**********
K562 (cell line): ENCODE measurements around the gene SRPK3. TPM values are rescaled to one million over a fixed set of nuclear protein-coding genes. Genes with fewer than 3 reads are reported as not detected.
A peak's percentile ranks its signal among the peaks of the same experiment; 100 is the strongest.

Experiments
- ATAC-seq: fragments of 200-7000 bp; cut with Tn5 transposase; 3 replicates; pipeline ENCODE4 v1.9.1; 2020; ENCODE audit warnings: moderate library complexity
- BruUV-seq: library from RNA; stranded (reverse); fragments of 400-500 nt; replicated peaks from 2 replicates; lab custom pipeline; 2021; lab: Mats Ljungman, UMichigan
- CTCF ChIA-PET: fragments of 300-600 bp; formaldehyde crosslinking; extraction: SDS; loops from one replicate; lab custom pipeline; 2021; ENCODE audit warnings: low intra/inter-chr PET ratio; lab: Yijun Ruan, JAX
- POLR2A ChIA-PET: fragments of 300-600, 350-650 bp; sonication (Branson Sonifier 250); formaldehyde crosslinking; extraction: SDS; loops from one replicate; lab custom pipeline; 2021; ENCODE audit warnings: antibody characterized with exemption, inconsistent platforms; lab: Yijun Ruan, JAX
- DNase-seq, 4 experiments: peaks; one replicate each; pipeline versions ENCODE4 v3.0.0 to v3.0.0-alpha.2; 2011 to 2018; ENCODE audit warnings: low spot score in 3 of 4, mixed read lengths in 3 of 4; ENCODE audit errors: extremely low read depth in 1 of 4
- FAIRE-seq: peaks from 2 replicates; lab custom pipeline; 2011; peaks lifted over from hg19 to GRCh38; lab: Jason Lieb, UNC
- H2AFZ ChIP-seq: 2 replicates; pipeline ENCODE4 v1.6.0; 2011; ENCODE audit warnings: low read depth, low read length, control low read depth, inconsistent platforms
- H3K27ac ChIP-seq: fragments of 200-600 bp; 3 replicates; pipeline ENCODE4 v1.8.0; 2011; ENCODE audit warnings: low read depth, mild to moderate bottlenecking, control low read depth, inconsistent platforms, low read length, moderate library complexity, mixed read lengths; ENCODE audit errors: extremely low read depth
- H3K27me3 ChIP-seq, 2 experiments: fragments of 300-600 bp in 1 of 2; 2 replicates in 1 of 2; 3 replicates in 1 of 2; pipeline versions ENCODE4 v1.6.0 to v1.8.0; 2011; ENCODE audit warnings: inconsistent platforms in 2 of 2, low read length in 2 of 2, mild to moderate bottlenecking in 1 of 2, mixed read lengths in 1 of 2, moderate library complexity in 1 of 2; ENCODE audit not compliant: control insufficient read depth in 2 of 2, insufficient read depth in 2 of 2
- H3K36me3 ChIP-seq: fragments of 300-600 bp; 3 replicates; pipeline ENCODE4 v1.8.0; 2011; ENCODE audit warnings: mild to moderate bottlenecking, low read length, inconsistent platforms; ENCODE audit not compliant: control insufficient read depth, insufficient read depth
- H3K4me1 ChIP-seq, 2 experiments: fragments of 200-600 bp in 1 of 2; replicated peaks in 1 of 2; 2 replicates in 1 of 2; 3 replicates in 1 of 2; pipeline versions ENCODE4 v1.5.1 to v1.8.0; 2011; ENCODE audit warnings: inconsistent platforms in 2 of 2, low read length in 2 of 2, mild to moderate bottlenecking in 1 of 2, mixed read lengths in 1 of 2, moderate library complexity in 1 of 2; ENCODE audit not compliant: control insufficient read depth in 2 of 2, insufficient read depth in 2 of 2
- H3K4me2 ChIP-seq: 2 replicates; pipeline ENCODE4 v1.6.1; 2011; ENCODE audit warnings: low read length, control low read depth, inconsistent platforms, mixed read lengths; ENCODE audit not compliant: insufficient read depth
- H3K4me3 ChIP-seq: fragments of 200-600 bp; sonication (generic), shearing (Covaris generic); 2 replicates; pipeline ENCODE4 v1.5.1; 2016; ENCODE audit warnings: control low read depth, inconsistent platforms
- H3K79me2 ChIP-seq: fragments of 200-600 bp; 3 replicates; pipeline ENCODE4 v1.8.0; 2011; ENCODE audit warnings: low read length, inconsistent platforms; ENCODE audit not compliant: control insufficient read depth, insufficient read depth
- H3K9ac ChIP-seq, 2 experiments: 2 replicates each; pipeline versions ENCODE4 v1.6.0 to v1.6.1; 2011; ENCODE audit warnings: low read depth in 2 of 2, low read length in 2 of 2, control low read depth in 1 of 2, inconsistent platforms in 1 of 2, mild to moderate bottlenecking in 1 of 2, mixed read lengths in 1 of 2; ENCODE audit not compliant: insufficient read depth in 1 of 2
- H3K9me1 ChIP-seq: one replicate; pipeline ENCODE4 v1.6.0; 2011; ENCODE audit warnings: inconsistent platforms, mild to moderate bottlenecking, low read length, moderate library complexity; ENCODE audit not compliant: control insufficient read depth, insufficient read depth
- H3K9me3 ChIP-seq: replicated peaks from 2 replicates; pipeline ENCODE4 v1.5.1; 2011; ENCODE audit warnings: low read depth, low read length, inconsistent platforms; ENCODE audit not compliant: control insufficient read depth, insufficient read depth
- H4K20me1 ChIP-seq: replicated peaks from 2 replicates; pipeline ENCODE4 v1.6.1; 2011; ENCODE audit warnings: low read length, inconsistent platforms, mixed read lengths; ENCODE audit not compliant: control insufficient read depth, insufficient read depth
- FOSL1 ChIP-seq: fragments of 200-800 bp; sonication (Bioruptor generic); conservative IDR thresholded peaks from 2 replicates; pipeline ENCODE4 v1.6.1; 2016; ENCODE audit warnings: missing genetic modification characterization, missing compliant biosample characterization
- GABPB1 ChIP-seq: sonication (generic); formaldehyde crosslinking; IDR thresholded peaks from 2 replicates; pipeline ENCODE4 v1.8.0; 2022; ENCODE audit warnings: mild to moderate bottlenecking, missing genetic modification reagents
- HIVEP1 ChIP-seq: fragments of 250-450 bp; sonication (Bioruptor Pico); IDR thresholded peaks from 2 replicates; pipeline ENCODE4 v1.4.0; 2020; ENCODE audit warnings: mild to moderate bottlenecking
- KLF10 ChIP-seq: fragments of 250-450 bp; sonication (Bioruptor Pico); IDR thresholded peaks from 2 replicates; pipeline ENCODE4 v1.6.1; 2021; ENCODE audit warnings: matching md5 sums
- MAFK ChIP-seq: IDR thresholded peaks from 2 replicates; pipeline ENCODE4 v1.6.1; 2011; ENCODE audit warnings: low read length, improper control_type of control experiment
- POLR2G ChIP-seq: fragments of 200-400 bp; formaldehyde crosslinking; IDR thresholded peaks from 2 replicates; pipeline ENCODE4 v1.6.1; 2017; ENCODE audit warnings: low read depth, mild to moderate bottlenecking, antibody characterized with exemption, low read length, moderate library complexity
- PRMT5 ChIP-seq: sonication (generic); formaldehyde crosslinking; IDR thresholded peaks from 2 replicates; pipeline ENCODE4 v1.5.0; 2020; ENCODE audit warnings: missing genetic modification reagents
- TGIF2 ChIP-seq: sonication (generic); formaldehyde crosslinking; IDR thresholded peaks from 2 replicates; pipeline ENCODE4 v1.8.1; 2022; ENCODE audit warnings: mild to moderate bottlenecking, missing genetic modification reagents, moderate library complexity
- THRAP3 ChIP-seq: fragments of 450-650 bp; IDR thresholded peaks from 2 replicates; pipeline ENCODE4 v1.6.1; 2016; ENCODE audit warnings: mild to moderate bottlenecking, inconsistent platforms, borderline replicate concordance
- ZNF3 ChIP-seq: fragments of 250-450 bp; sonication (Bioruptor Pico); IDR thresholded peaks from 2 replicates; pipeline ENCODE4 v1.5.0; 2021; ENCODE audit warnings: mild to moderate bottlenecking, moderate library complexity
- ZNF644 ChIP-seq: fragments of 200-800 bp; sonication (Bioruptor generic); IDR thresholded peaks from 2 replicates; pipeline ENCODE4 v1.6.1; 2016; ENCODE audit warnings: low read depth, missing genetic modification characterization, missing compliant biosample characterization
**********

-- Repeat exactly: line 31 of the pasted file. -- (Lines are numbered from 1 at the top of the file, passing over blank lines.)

- ZNF3 ChIP-seq: fragments of 250-450 bp; sonication (Bioruptor Pico); IDR thresholded peaks from 2 replicates; pipeline ENCODE4 v1.5.0; 2021; ENCODE audit warnings: mild to moderate bottlenecking, moderate library complexity